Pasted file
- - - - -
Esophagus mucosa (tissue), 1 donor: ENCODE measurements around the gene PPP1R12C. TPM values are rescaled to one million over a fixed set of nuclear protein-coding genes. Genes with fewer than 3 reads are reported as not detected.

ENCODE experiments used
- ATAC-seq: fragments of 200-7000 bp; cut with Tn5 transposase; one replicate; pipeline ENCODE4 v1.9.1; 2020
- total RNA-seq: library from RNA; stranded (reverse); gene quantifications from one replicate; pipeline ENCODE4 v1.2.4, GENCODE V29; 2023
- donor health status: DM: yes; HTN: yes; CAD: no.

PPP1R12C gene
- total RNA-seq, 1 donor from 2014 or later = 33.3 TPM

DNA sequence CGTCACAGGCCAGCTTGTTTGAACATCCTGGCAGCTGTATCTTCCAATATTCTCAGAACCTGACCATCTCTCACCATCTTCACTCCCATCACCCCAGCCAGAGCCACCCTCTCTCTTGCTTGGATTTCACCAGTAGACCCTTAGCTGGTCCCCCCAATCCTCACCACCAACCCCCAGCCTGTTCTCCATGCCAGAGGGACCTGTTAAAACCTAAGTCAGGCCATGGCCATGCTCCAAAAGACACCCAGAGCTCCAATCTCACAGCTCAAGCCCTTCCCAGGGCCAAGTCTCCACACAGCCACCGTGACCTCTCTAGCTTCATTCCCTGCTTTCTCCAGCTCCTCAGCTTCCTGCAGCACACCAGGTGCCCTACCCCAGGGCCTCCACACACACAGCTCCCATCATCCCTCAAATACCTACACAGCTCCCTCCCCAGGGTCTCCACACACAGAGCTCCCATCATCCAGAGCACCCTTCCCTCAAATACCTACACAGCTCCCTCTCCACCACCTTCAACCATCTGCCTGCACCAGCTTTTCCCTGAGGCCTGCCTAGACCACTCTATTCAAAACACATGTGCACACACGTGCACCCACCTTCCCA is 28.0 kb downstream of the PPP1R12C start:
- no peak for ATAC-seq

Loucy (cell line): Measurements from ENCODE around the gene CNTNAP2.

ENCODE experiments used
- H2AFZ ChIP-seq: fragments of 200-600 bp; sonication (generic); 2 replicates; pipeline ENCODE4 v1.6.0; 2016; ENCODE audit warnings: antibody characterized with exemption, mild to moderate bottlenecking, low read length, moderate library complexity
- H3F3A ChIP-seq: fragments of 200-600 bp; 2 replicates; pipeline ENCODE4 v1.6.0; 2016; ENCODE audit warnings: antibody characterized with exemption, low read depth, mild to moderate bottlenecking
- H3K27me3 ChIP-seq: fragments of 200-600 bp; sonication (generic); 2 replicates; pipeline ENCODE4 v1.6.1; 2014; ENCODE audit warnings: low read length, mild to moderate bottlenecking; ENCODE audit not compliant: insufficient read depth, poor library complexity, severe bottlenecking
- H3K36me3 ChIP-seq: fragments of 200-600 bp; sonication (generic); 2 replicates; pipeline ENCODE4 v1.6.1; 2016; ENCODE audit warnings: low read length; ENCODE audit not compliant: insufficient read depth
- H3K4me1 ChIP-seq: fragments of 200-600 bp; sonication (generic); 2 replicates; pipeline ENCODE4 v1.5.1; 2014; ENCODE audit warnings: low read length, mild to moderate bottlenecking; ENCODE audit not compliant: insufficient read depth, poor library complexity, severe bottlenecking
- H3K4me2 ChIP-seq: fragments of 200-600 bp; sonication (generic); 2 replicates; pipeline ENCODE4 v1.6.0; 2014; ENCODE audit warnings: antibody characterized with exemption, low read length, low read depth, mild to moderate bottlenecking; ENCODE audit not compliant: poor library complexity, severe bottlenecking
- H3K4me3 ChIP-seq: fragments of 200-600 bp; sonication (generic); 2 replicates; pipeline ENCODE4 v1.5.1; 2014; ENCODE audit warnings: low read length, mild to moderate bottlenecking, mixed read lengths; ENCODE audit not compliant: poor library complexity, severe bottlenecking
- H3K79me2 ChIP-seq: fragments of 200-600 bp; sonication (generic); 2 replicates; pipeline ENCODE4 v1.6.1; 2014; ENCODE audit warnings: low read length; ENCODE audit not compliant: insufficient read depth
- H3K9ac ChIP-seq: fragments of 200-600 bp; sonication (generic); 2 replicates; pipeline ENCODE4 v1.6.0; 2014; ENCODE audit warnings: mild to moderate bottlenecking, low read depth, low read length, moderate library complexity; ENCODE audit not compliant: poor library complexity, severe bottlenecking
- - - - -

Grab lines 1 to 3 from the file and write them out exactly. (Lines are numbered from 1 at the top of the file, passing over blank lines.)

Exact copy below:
Esophagus mucosa (tissue), 1 donor: ENCODE measurements around the gene PPP1R12C. TPM values are rescaled to one million over a fixed set of nuclear protein-coding genes. Genes with fewer than 3 reads are reported as not detected.

ENCODE experiments used
- ATAC-seq: fragments of 200-7000 bp; cut with Tn5 transposase; one replicate; pipeline ENCODE4 v1.9.1; 2020